Sunday, July 24, 2005

Where are they now?

Betcha you have an older friend that asks; "Can you use that internet thingy to find old friends with?"
Here are a few neat links that might help:
RADIO DJ'S/personnell
NOTE: the criminalcheck database is a listing of sex offenders, nationwide. Might be fun to sign up to be on that one

Thursday, July 14, 2005

Song of the Week

To accompany John Robertson's post below, the Song of the Week (playbar at left, or download by clicking here) features Hank Cookenboo's closing musical tribute to Compton broadcast Wednesday, June 22, 1977 on KDKB, the day after his death. Hank, we miss you now, too.

Monday, July 11, 2005

Bill Compton's Legacy

I want to thank Ron for his beautiful tribute to Bill Compton. I remember sitting glued to the radio for many hours, on that day in 1977, with tears in my eyes, as each of the jocks paid their musical tribute to him. What has stuck with me over the years is the final tune on Scott Niccolson's show that night (A Day in the Life).

That he deeply touched countless lives is undeniable. It was his influence and inspiration that landed me behind the mic at KDKB in 1977 at the tail end of the glory days of freeform radio.

We were all dreamers and visionaries in those days. While the emphasis for many of us was on the dreaming, Bill was totally committed to and focused on creating his part of the good, the true and the beautiful. He felt that radio should truly represent its listeners, musically, politically, socially and spiritually, and, as evidenced by KCAC/KDKB, worked tirelessly to make that dream a reality.

In my eyes Bill stood out because he was willing to walk his talk and speak his truth, regardless of the consequences, qualities each of us must demonstrate if we're to create the world we'd like to see. He exemplified that which he spoke and espoused. I can't help but feel the legacy he left for all of us is a challenge, that each of us, in the words of Mahatma Ghandi, "must become the change we want to see in the world and to live that with passion and conviction".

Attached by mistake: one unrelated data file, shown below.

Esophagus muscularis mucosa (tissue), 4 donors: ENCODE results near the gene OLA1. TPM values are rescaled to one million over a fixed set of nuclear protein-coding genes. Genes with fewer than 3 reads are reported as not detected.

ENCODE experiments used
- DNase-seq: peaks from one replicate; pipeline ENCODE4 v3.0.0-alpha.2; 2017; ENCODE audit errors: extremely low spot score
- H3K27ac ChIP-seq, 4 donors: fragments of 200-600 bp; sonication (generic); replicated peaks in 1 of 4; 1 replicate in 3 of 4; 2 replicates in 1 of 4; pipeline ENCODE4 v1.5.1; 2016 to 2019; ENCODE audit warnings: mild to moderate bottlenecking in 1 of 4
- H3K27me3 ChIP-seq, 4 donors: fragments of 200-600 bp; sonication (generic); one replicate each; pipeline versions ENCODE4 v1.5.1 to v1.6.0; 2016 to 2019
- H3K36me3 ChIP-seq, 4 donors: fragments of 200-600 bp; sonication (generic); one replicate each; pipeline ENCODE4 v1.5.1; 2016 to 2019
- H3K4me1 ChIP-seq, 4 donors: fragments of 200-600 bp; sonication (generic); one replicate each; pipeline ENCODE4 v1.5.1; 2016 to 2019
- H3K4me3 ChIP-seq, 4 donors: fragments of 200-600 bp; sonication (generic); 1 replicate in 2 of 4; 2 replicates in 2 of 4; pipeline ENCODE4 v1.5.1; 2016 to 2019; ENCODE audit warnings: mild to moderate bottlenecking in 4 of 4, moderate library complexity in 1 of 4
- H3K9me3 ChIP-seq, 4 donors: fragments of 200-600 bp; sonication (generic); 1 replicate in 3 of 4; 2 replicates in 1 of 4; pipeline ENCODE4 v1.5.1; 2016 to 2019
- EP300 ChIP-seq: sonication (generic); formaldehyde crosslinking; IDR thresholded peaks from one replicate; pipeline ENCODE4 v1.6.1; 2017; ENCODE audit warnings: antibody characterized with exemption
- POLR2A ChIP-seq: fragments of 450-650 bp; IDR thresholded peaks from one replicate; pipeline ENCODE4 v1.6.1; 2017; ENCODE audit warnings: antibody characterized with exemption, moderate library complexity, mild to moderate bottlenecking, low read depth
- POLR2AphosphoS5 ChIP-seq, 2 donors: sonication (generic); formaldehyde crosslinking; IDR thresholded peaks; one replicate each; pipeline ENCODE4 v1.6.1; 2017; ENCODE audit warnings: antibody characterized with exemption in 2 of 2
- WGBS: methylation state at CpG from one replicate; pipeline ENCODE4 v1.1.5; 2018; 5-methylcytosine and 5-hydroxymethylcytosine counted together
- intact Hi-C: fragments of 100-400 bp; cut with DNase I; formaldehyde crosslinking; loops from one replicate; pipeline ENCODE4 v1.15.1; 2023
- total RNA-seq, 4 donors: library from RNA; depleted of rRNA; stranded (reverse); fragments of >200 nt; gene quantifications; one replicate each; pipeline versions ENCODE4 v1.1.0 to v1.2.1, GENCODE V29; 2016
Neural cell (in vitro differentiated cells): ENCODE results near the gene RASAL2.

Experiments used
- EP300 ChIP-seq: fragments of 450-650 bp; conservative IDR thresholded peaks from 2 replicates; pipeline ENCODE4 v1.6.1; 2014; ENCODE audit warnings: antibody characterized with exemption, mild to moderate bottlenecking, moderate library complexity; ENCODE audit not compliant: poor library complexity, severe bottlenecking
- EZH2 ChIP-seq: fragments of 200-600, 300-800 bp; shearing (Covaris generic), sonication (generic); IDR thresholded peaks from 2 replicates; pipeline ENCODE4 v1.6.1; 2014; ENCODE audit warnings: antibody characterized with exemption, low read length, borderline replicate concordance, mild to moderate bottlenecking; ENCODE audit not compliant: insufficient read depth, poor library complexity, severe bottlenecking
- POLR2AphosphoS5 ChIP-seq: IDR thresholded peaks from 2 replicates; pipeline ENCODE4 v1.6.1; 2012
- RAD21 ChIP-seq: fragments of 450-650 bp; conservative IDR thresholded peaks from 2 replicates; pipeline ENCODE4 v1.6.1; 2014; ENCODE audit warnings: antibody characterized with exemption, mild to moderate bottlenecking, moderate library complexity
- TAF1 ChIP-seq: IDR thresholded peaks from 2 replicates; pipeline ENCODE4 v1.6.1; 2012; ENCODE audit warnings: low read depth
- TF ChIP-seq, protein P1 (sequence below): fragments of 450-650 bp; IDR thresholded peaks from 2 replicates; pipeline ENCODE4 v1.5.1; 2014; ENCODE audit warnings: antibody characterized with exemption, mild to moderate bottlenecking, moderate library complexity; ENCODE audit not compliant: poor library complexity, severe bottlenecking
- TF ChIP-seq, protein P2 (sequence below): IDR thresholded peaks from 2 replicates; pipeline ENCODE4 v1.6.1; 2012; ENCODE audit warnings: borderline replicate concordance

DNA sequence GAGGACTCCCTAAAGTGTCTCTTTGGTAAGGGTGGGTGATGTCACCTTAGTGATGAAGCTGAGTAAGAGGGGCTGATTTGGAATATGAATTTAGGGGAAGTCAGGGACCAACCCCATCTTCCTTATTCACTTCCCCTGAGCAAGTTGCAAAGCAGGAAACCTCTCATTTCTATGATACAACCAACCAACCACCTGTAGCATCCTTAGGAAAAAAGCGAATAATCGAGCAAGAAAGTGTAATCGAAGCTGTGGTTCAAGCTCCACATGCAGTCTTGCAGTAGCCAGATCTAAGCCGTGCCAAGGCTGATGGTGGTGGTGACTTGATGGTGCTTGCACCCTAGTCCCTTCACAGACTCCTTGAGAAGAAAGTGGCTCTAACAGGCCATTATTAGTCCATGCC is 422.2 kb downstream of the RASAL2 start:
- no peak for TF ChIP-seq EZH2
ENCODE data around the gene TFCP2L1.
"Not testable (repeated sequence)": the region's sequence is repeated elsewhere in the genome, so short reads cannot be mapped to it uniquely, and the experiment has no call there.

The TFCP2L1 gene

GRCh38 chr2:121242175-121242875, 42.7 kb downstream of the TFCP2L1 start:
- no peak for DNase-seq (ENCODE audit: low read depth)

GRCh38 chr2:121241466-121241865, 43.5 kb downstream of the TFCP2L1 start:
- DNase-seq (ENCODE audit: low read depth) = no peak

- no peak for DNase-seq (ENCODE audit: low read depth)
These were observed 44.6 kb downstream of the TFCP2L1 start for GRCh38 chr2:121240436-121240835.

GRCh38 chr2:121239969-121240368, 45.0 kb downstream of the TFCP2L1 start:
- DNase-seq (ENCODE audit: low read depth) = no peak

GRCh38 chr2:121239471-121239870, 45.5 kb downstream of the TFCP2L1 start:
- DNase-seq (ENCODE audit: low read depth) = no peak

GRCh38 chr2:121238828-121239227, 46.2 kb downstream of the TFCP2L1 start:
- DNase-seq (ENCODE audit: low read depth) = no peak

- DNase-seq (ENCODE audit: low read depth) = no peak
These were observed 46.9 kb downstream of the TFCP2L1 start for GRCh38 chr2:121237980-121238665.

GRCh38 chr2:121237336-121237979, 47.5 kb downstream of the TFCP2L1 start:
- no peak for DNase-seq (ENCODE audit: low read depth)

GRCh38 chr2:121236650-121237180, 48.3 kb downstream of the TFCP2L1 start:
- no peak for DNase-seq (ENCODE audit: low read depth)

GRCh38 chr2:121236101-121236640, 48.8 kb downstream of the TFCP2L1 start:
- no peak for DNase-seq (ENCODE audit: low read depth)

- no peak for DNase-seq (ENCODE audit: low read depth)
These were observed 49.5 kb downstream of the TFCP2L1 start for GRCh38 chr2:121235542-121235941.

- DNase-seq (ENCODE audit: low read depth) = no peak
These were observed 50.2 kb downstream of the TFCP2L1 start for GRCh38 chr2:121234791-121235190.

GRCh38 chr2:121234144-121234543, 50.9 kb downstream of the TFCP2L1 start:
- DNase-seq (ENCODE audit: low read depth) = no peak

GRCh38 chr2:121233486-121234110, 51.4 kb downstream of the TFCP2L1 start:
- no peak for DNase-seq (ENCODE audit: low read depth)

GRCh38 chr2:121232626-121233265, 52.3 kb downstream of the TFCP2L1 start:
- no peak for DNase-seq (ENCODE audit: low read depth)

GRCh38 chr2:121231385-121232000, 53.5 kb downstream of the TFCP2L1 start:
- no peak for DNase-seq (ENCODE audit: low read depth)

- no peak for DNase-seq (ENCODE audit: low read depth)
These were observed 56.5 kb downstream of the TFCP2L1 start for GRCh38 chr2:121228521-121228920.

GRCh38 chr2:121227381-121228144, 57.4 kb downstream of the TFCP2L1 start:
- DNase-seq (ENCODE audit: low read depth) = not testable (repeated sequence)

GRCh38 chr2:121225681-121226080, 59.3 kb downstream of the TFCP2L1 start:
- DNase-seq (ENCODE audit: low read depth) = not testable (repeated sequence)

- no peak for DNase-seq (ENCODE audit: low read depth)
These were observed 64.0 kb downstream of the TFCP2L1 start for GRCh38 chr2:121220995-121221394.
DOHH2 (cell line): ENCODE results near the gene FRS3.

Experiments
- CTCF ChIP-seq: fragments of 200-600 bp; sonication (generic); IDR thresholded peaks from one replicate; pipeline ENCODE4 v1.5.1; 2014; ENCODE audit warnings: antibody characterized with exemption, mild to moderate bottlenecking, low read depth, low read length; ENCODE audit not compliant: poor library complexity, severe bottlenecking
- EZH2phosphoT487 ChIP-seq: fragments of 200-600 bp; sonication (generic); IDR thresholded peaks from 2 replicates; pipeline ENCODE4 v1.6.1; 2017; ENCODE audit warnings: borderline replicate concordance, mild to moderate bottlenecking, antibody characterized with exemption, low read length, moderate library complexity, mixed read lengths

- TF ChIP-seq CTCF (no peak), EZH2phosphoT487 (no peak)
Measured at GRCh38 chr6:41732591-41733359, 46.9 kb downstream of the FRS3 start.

John Robertson

Friday, July 08, 2005

Phoenix Radio

Phoenix Radio


A note on underground radio history in Phoenix:  Does anyone remember KNIX?  I don’t recall (that old hippie memory thing!!) how long it was on the air, but it predated KCAC.  It was already shut down when the “gang from Texas” arrived on the Phoenix scene. 


A couple of names from the air staff that come to mind are Christopher and Rickets.  Stories have it that Rickets had a penchant for dismantling the studio broadcast equipment, particularly in the wee hours of the morning… the stories never did say why??!!!   I got to know Christopher post-KNIX when he was my roommate for a short time.  In addition to bringing to my house a certain fondness for things psychedelic, he also developed a certain fondness for my girlfriend of the day.  Unfortunately, when Christopher moved out, so did my lover… with him!  But… I’m getting off track here.  Back to radio… 


KNIX’s undoing began with its co-sponsorship of a concert featuring, among others, The Fraternity of Man, although, all things behind the scenes considered, I suspect it had begun unraveling some time before the show. Christopher was the MC.  The band (…Fraternity…) asked him if they could do a song called F--- Her.  Christopher’s state at that moment did not include the word “no” in its vocabulary. The song was sung, to the delight of the audience, but not so to the owner of the station at that time, a person known to lean rather heavily in the direction of conservatism.  A line had been crossed, and the station owner held the winning cards.   Sadly, that was the beginning of the end of KNIX, as we had come to know and love it.   Shortly thereafter they went off the air, leaving a creative void that was eventually filled by KCAC and later, KDKB.  To the best of my knowledge (not always something to be trusted), KNIX was Phoenix’s first underground station, and sort of prepared the ground for the good things that were to come. 


John Robertson



Wednesday, July 06, 2005

KCAC July 4th podcast

Just in time (well, two days late) for the 4th of July holiday, here's a repeat podcast of Bill Compton's Fourth of July program from 1970. Peace!

Monday, July 04, 2005

A quick apology, mon ami'

I have deleted the two previous politically-oriented items that I posted. No one complained or asked me to do this but it has occurred to me that I am hogginng the blog and perhaps chasing others off with such distasteful stuff. It is SO tempting to post such things here but - that is what other blogs are for.
Please excuse me. No disrespect intended. I too, shall fade away now, so that others may have a chance to add some goodies here.
Regards, Ron